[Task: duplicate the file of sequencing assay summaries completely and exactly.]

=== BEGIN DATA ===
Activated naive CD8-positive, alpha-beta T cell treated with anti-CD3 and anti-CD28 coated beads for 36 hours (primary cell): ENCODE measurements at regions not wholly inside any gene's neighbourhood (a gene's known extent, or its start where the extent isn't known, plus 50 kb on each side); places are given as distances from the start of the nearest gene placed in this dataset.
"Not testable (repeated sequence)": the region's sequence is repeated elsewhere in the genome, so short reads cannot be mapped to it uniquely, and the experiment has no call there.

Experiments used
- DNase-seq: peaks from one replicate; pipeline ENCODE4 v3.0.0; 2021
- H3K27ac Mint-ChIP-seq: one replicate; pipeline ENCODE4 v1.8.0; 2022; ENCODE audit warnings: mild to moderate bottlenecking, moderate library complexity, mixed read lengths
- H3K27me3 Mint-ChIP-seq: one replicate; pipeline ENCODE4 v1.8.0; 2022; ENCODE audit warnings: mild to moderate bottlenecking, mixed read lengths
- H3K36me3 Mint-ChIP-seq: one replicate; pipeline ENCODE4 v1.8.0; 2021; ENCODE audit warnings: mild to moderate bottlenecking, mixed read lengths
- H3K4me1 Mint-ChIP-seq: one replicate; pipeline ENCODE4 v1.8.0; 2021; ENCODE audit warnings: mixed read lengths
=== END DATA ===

Activated naive CD8-positive, alpha-beta T cell treated with anti-CD3 and anti-CD28 coated beads for 36 hours (primary cell): ENCODE measurements at regions not wholly inside any gene's neighbourhood (a gene's known extent, or its start where the extent isn't known, plus 50 kb on each side); places are given as distances from the start of the nearest gene placed in this dataset.
"Not testable (repeated sequence)": the region's sequence is repeated elsewhere in the genome, so short reads cannot be mapped to it uniquely, and the experiment has no call there.

Experiments used
- DNase-seq: peaks from one replicate; pipeline ENCODE4 v3.0.0; 2021
- H3K27ac Mint-ChIP-seq: one replicate; pipeline ENCODE4 v1.8.0; 2022; ENCODE audit warnings: mild to moderate bottlenecking, moderate library complexity, mixed read lengths
- H3K27me3 Mint-ChIP-seq: one replicate; pipeline ENCODE4 v1.8.0; 2022; ENCODE audit warnings: mild to moderate bottlenecking, mixed read lengths
- H3K36me3 Mint-ChIP-seq: one replicate; pipeline ENCODE4 v1.8.0; 2021; ENCODE audit warnings: mild to moderate bottlenecking, mixed read lengths
- H3K4me1 Mint-ChIP-seq: one replicate; pipeline ENCODE4 v1.8.0; 2021; ENCODE audit warnings: mixed read lengths